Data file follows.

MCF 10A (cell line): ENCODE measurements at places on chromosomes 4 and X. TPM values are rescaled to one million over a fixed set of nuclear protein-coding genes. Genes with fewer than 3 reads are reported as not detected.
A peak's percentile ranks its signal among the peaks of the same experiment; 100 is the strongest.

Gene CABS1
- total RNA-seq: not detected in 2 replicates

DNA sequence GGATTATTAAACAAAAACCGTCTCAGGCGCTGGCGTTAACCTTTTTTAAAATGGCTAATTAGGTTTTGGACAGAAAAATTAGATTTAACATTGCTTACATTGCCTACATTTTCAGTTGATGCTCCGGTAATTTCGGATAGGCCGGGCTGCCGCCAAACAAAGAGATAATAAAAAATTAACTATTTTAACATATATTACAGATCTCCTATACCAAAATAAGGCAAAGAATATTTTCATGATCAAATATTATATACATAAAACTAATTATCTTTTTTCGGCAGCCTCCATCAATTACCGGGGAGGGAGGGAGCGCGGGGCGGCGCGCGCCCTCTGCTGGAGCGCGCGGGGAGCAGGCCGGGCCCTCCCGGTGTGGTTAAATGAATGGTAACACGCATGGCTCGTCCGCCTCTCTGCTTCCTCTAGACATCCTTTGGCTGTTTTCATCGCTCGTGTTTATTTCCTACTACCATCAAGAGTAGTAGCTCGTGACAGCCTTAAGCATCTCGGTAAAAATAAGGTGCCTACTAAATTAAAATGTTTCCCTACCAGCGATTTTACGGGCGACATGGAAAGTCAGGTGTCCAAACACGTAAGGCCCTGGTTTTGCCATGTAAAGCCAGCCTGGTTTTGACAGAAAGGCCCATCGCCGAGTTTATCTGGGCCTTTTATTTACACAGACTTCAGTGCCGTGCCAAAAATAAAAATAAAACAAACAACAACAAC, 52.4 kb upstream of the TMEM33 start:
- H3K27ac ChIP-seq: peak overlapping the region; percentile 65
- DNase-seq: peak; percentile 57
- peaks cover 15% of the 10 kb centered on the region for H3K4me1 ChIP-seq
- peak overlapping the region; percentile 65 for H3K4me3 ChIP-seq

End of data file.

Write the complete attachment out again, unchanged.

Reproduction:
MCF 10A (cell line): ENCODE measurements at places on chromosomes 4 and X. TPM values are rescaled to one million over a fixed set of nuclear protein-coding genes. Genes with fewer than 3 reads are reported as not detected.
A peak's percentile ranks its signal among the peaks of the same experiment; 100 is the strongest.

Gene CABS1
- total RNA-seq: not detected in 2 replicates

DNA sequence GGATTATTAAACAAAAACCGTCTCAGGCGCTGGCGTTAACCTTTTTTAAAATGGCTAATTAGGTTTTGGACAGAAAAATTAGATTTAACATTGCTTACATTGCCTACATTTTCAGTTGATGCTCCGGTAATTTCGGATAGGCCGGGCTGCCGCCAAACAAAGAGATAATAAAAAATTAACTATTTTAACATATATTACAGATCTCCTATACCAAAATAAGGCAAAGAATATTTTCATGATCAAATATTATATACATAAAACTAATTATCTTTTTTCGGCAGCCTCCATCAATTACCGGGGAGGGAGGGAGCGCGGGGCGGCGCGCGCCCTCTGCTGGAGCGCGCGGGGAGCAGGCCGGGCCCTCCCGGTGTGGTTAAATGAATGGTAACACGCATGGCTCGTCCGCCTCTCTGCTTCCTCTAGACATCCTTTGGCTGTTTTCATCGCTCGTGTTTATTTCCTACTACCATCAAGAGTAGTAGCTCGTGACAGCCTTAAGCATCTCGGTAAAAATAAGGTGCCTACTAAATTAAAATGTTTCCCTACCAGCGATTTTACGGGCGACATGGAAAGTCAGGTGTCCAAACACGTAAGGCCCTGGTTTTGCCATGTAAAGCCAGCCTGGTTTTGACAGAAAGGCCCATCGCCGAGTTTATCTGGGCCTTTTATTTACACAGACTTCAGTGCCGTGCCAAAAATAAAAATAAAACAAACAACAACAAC, 52.4 kb upstream of the TMEM33 start:
- H3K27ac ChIP-seq: peak overlapping the region; percentile 65
- DNase-seq: peak; percentile 57
- peaks cover 15% of the 10 kb centered on the region for H3K4me1 ChIP-seq
- peak overlapping the region; percentile 65 for H3K4me3 ChIP-seq